And Phillips. Phillips gets some great stuff to draw this issue. Not just the period scenes, clubs, talking heads banter, but a flashback to World War II and some more information about protagonist Charlie. It might turn out to be a great comic after all.

CREDITS

The Word on the Street; writer, Ed Brubaker; artist, Sean Phillips; colorist, Elizabeth Breitweiser; publisher, Image Comics.

judge-dredd eagle

Judge Dredd 29 (March 1986)

Judge Dredd #29

It’s a fairly strong issue, with only one weak story–a retelling of Frankenstein, only in Mega-City One; the other three stories are good.

The first couple, with art from John Cooper, shows a kinder, gentler Dredd. The first deals with animal experimentation, the second with the plastic substance they use in the future dissolving. Writer Wagner goes for a final twist in the latter, which doesn’t do it much good (he’s thrown Dredd into a story not needing Dredd), but it’s still a good story. Cooper handles the humor of the situations and the action well.

The last story, with Brendan McCarthy art, opens with a New Year’s Eve thing, then reveals the actual story. It’s still kinder Dredd, but ruthless too.

As for the Frankenstein story–Brett Ewins does okay with the art, but it’s still weak. Wagner’s details are better than the plot.

Still, nice overall.

CREDITS

Writer, John Wagner; artists, John Cooper, Brett Ewins and Brendan McCarthy; colorist, John Burns; letterer, Tom Frame; editor, Nick Landau; publisher, Eagle Comics.

rocket-salvage

Rocket Salvage 1 (December 2014)

Rocket Salvage #1

Rocket Salvage has a lot of information and nothing going on. The story, from Yehudi Mercado, is a future world out of the The Phantom Menace and a handful of other really popular movies or TV shows. Nothing original there.

The hook–as far as the series concept goes, not as far as it being actually engaging–is a family of futuristic trash collectors. Dad’s a failed racer, Sis is super smart, Bro doesn’t have any luck with the ladies. And where’s Mom? Well, it’s a mystery.

Rocket Salvage isn’t a pilot for a Disney show, it’s a pilot for an “adult” cartoon. Just not a funny one. Bachan’s art is detailed without being interesting. His design for the comic is precise, full of animated personality and nothing exciting.

Mercado is obviously enthusiastic about Rocket Salvage. He just doesn’t seem to realize he’s got to make others enthusiastic for it.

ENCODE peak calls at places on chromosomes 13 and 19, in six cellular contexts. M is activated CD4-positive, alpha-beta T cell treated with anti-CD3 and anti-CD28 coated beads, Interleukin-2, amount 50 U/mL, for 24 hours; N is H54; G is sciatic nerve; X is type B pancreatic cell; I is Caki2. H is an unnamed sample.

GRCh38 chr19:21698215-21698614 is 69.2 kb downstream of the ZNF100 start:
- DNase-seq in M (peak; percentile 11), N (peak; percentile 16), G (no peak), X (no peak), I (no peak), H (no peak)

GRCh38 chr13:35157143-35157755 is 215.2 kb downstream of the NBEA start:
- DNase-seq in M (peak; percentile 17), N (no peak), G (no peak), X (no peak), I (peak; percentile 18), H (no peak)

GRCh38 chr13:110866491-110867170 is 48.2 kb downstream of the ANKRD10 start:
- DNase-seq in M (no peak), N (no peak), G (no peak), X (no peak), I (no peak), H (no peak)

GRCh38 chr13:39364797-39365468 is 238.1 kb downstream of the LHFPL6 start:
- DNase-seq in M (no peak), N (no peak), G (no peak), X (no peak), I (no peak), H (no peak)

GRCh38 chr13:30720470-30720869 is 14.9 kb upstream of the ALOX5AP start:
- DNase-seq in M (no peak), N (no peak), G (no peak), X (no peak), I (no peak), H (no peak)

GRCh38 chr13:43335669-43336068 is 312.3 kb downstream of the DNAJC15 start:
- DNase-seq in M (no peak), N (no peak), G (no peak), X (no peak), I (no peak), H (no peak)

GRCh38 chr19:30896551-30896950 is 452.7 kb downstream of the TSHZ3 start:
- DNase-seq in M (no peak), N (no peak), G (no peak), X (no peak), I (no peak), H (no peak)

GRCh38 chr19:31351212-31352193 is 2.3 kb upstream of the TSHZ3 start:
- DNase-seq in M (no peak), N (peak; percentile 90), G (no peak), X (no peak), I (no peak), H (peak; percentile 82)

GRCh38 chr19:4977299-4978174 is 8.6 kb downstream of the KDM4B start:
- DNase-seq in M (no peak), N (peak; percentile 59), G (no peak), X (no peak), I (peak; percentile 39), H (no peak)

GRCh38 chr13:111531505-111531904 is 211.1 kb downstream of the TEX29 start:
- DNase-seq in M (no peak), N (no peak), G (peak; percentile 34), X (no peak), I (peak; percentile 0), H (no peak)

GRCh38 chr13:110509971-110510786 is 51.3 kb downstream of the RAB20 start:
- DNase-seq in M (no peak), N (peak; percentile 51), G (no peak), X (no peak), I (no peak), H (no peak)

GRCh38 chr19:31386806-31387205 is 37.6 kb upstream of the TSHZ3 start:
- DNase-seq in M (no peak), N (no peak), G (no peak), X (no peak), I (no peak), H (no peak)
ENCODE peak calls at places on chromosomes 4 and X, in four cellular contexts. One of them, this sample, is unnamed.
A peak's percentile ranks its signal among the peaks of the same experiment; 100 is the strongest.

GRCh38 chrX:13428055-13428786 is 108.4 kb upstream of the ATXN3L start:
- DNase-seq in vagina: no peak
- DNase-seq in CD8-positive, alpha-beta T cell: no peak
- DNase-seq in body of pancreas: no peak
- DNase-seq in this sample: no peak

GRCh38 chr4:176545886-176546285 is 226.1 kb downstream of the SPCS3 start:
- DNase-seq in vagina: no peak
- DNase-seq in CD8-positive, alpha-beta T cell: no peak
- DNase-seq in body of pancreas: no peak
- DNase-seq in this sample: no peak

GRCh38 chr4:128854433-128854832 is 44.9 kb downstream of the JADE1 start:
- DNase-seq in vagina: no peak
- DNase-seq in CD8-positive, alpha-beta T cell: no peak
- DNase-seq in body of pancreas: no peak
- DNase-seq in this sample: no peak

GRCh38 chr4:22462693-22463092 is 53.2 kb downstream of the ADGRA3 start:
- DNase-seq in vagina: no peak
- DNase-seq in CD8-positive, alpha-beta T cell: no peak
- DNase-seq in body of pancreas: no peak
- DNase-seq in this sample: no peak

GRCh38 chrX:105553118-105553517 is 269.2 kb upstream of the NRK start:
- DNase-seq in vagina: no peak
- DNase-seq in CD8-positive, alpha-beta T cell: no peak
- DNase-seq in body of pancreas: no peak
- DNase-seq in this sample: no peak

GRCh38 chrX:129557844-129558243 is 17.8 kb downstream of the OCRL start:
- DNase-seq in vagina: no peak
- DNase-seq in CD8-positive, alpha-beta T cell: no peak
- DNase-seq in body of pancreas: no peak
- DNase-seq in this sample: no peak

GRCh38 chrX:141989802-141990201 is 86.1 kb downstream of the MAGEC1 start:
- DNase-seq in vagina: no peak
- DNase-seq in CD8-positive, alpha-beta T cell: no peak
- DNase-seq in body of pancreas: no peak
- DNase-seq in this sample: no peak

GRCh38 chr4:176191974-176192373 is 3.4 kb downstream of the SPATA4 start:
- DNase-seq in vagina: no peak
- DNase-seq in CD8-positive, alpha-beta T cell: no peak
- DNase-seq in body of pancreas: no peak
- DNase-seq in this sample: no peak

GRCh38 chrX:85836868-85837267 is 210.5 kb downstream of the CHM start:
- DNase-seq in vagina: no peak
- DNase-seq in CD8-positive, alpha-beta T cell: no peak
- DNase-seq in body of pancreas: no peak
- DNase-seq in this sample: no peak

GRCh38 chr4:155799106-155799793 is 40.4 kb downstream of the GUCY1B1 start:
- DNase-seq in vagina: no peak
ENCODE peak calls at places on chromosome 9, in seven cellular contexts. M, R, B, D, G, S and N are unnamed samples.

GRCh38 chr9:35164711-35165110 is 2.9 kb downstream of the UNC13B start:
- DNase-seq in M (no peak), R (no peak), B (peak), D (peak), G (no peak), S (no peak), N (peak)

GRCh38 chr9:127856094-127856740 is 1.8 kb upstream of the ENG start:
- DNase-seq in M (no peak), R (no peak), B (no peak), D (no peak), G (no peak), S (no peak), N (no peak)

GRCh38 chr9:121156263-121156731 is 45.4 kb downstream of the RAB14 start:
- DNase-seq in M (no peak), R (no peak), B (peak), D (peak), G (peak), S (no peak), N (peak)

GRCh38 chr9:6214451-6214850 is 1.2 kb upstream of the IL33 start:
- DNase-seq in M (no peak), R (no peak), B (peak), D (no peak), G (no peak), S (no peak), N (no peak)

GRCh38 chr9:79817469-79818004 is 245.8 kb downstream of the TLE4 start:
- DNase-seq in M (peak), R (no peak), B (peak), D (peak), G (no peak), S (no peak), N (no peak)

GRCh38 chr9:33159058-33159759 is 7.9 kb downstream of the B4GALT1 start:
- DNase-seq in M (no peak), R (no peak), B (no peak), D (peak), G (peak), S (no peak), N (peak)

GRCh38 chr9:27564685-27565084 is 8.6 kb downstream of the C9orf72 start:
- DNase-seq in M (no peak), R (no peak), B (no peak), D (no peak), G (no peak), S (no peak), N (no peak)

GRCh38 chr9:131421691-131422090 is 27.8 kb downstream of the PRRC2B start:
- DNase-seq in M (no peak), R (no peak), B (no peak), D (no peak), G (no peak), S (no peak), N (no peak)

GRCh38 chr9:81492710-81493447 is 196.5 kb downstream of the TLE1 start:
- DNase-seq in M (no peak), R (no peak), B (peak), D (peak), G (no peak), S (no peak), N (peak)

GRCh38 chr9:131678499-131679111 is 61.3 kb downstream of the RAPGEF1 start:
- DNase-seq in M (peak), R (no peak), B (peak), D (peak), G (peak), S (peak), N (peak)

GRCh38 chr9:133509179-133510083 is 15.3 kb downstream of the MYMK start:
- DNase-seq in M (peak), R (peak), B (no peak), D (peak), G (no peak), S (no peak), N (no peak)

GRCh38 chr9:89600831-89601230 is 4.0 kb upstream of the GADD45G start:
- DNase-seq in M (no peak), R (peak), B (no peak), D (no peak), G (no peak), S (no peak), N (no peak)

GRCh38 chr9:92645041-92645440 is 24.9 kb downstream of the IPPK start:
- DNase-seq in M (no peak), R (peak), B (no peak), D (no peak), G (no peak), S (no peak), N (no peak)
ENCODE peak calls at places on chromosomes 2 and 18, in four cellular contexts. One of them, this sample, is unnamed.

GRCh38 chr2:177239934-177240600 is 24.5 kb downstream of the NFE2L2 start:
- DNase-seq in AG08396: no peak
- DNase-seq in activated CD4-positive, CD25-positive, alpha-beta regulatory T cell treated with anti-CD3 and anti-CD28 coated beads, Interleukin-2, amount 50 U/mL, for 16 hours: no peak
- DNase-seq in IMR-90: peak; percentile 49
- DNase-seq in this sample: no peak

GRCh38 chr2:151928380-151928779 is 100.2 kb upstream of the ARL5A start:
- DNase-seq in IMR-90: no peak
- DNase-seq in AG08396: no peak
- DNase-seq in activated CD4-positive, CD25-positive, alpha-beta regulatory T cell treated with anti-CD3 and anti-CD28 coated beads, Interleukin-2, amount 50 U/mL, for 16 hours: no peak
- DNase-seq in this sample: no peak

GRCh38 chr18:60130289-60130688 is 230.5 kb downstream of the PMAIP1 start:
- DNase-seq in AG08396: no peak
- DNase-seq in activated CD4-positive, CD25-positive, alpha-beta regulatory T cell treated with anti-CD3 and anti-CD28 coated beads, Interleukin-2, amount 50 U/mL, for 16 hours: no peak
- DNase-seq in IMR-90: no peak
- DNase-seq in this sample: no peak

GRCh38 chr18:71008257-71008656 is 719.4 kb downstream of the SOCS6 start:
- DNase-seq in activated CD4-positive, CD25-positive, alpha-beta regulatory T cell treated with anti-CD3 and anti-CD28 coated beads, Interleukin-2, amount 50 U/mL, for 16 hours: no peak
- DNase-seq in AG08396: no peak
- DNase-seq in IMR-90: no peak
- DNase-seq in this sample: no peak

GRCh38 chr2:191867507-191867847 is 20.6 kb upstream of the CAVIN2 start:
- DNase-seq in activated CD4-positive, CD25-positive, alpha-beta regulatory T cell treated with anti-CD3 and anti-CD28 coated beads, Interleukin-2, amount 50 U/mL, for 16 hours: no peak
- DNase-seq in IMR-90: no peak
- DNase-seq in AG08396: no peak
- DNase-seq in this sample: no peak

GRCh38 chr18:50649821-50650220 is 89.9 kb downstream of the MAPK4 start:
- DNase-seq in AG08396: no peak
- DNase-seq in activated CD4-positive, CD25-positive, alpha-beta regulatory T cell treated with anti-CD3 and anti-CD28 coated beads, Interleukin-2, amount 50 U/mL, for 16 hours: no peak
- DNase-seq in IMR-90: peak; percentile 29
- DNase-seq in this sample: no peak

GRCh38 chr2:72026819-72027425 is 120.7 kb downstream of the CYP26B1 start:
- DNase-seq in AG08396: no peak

CREDITS

Writer, Yehudi Mercado; artist, Bachan; colorist, Jeremy Lawson; letterer, Deron Bennett; editors, Alex Galer and Rebecca Taylor; publisher, Archaia.

Abigail-and-the-Snowman

Abigail and the Snowman 1 (December 2014)

Abigail and the Snowman #1

Abigail and the Snowman feels very familiar. Roger Langridge does a beautiful job with the artwork, which has a bunch of great montage sequences and sight gags. The art is great. And a lot of the writing is good. Really good. All of the writing is good, occasionally it’s really good.

Occasionally too, however, the comic feels like a fresh take on a standard situation. Abigail is the new girl at school, she has a single parent–her dad, she sort of has to take care of him, she doesn’t make friends easily. There’s nothing interesting in the ground situation Langridge is setting up. A lot of it is stale.

The titular Snowman appears towards the end of the issue. Presumably he’ll figure in more in subsequent issues…

It’s a good comic from Langridge, but it never even approaches sublime. It’s too constructed, too self-aware of its selling points.

CREDITS

Writer, artist, letterer, Roger Langridge; editor, Rebecca Taylor; publisher, KaBOOM!.

harbinger-faith

Harbinger: Faith 0 (December 2014)

Harbinger: Faith #0

A lot of Faith, the comic, not the character, comes down to her boyfriend, Torque. Being majorly behind on Harbinger, I had no idea they were dating. I never liked the character and they seem like a questionable fit, which is what the comic turns out to be–Faith realizing her place in the world.